Some of the most powerful stories we hear are the ones that support the narratives that define the countries we live in.
As I’m Canadian, I’ll use one of the dominant Canadian narratives to illustrate my point.
One of the stories that defines “being Canadian” is that we’re really, really nice.
We’re polite and friendly. We love animals and the environment. We welcome refugees with open arms. We make sure all our citizens have access to health care. We say please and thank you.
Really… we’re just super-nice people.
So goes the story.
And it more or less holds true until you start scratching the surface and digging down a little deeper.
Ask a few of the indigenous peoples of Canada how nice Canadians are and you’ll get a whole different story. It turns out we’re not so nice after all.
Or look at some of the aerial photos of the tar sands in Alberta. Oops, not quite as environmentally friendly as advertised.
Don’t get me wrong. I love Canada. I wouldn’t want to live anywhere else.
I could just as easily pick apart the prevailing narratives of the USA, the UK, France, Russia, Australia or any other country.
The point I’m trying to make here is that stories lie at the very foundation of how we make sense of the world.
Stories are used to define what it means to be a particular nationality.
Stories are also used to express the unique cultures of the regions or cities we live in. (Want to know what it means to be a New Yorker or a Londoner? Listen to their stories.)
And stories are definitely used to bind us together as families. Have you ever been to a family dinner, reunion, BBQ or other event that didn’t include the telling and sharing of family stories?
Almost everything we think of as being true, is actually just a story. And the more people repeat that story, the “truer” it becomes.
Think about it… stories are perhaps the most powerful force in our lives… and for the most part we barely even recognize the fact.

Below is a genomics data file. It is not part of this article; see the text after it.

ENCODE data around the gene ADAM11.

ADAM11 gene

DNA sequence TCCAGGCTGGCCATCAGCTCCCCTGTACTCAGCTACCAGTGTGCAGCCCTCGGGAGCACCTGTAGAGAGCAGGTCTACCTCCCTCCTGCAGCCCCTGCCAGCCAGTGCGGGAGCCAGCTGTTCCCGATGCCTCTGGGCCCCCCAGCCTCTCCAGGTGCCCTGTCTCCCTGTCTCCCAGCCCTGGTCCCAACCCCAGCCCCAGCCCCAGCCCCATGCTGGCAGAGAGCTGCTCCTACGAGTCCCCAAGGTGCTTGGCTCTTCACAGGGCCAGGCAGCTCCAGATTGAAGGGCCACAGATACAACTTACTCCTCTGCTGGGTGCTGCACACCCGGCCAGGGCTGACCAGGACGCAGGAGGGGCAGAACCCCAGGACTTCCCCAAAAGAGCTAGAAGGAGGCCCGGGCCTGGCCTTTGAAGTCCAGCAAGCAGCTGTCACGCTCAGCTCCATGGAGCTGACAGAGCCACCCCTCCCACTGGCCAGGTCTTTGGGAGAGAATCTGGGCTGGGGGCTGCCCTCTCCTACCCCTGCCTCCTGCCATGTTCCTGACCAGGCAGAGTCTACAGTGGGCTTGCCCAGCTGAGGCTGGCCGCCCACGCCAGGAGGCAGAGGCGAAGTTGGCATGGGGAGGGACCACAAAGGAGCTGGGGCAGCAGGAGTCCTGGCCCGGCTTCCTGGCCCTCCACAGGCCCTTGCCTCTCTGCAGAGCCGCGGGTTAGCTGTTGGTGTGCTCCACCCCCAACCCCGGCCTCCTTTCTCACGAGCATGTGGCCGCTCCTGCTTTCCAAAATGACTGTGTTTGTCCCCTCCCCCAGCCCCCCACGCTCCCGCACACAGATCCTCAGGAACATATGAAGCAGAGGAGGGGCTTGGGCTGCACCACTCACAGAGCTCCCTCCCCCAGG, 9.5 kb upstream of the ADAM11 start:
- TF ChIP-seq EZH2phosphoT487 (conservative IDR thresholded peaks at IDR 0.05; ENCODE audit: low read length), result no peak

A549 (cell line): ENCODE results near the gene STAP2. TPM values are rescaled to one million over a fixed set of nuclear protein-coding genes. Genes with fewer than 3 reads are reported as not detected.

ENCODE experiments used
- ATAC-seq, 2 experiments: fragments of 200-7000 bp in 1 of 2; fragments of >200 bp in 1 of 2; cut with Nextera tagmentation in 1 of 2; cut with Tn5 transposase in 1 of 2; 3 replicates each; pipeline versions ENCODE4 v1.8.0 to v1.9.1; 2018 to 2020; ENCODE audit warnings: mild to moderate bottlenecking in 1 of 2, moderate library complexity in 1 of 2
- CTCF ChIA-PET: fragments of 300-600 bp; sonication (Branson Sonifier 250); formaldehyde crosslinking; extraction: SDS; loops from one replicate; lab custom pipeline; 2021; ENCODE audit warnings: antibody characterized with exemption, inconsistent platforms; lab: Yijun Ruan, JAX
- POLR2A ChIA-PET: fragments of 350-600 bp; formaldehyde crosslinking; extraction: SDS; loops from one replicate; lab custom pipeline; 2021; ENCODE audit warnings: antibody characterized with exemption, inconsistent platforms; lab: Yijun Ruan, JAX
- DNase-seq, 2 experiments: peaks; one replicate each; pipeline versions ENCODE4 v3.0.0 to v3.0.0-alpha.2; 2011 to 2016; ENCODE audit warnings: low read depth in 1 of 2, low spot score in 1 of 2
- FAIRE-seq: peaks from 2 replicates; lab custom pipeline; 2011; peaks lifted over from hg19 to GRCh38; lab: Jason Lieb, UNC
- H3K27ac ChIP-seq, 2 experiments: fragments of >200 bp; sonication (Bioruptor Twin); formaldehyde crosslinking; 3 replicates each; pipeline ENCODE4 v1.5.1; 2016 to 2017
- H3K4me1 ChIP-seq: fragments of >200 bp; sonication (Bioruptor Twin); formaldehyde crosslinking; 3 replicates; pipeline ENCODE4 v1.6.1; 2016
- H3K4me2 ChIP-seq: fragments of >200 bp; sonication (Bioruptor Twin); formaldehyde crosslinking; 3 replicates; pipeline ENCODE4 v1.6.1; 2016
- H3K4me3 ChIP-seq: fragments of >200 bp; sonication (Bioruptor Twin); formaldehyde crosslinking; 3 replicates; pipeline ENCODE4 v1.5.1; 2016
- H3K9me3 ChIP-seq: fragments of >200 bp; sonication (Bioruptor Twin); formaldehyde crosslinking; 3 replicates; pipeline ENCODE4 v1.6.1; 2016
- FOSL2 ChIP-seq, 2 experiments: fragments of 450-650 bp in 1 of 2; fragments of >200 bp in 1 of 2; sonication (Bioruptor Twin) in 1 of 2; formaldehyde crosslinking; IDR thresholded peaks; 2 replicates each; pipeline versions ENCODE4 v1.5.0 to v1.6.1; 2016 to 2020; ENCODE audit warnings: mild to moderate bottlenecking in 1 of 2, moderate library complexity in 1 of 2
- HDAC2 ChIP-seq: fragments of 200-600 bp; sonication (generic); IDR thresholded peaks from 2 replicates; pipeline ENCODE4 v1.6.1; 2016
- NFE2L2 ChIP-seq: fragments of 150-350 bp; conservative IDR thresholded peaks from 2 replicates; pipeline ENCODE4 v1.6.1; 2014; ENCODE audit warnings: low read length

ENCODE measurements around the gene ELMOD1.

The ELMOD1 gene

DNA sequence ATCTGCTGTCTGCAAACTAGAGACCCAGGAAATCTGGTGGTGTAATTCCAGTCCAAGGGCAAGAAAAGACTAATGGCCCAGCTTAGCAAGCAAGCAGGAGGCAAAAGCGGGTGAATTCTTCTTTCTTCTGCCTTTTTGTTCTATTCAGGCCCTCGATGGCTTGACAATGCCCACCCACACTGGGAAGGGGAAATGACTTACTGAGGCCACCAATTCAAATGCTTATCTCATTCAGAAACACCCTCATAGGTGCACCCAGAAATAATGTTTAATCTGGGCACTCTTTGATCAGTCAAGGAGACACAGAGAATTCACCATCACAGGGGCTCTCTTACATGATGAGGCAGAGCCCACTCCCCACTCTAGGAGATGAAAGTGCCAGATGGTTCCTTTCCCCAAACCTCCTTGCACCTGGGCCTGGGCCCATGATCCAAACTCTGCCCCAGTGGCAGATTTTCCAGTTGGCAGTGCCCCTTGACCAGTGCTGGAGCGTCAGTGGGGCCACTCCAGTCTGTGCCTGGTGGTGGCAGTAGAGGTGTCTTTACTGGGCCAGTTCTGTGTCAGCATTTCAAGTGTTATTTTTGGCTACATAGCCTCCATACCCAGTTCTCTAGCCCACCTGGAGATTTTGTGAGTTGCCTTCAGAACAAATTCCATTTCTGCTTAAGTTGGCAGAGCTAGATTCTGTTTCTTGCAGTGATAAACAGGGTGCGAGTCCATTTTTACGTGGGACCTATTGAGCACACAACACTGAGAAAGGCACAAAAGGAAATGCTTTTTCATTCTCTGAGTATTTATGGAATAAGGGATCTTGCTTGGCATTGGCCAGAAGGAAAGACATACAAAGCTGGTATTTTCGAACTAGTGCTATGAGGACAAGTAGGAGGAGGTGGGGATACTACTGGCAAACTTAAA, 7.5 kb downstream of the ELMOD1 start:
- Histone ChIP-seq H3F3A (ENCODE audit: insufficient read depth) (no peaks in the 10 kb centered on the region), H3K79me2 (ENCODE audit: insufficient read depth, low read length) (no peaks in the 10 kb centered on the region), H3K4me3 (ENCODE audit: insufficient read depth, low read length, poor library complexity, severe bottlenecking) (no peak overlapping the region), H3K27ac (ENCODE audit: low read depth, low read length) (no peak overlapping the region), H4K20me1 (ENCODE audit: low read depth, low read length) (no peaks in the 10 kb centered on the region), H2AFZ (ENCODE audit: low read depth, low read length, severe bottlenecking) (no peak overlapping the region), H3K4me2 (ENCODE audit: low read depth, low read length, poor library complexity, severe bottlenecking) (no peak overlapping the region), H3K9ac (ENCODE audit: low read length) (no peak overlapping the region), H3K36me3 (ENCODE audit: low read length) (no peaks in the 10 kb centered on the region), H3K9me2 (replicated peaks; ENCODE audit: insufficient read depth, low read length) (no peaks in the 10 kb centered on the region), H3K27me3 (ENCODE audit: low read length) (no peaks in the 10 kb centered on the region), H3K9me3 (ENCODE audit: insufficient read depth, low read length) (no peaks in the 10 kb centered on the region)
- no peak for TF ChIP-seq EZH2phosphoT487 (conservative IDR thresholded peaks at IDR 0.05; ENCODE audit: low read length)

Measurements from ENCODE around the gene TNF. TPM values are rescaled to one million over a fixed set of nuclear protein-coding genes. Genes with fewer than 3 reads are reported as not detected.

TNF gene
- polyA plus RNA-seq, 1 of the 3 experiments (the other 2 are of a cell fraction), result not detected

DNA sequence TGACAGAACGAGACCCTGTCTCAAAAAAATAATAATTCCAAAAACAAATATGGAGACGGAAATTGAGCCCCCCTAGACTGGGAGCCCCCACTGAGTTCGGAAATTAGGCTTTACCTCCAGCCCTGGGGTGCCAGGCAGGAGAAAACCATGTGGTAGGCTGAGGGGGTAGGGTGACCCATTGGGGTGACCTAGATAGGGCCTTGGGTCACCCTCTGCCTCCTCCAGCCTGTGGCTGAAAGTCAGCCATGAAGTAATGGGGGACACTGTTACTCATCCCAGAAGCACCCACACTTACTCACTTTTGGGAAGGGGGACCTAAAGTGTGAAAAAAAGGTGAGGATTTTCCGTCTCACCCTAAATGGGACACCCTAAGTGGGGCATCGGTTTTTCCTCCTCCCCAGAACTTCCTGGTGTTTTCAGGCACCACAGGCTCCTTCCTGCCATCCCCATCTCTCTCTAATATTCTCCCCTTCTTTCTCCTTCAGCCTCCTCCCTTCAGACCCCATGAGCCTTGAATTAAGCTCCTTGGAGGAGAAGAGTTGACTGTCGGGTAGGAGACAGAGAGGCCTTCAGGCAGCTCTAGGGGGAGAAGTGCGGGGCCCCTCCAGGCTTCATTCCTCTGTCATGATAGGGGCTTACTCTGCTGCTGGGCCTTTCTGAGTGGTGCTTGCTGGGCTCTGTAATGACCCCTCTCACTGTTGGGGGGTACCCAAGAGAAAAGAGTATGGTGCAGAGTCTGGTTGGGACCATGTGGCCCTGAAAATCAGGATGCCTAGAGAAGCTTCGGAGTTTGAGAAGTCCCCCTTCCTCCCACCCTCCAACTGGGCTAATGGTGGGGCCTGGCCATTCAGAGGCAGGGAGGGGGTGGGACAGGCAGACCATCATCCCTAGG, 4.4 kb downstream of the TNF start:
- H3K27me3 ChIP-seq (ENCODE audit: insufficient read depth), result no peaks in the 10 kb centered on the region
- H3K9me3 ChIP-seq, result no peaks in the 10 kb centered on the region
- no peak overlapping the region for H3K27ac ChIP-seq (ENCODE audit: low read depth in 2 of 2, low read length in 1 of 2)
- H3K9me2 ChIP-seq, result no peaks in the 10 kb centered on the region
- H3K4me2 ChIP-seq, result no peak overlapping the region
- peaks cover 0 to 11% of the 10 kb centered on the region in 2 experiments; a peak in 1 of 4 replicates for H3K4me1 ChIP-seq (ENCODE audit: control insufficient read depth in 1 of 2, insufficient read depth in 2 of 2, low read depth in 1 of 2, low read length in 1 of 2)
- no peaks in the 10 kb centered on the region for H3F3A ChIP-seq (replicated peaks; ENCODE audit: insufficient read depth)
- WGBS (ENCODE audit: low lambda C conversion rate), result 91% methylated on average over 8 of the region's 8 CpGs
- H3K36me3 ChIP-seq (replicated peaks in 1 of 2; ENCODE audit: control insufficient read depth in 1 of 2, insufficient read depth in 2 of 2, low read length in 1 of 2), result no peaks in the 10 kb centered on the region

And how exactly is this relevant to your life and career as a freelancer?
It’s relevant because everything changes when you understand that stories are used to make sense of everything… including entire industries and individual companies.
Be a fly on the wall of any industry conference or tradeshow and you’ll hear the stories people tell to define the character, qualities and values of that industry.
Spend some time inside any individual company, large or small, and you’ll hear the stories that define the culture of that business.
So… as a freelancer…
You absolutely have to know and understand the stories that are prevalent within the industry niche you’re trying to serve.
If you don’t know their stories, and like their stories, you won’t be welcome. You won’t be “one of them”.
It’s like walking into a bar on the other side of the tracks. You walk in and you know right away you don’t belong. Everyone in the bar knows it too. You don’t belong because your life hasn’t been framed and moulded around the same stories.
Step 1 for any freelancer is to immerse yourself in your industry’s stories.
Dig deep and find out what those stories are. Be the fly on the wall.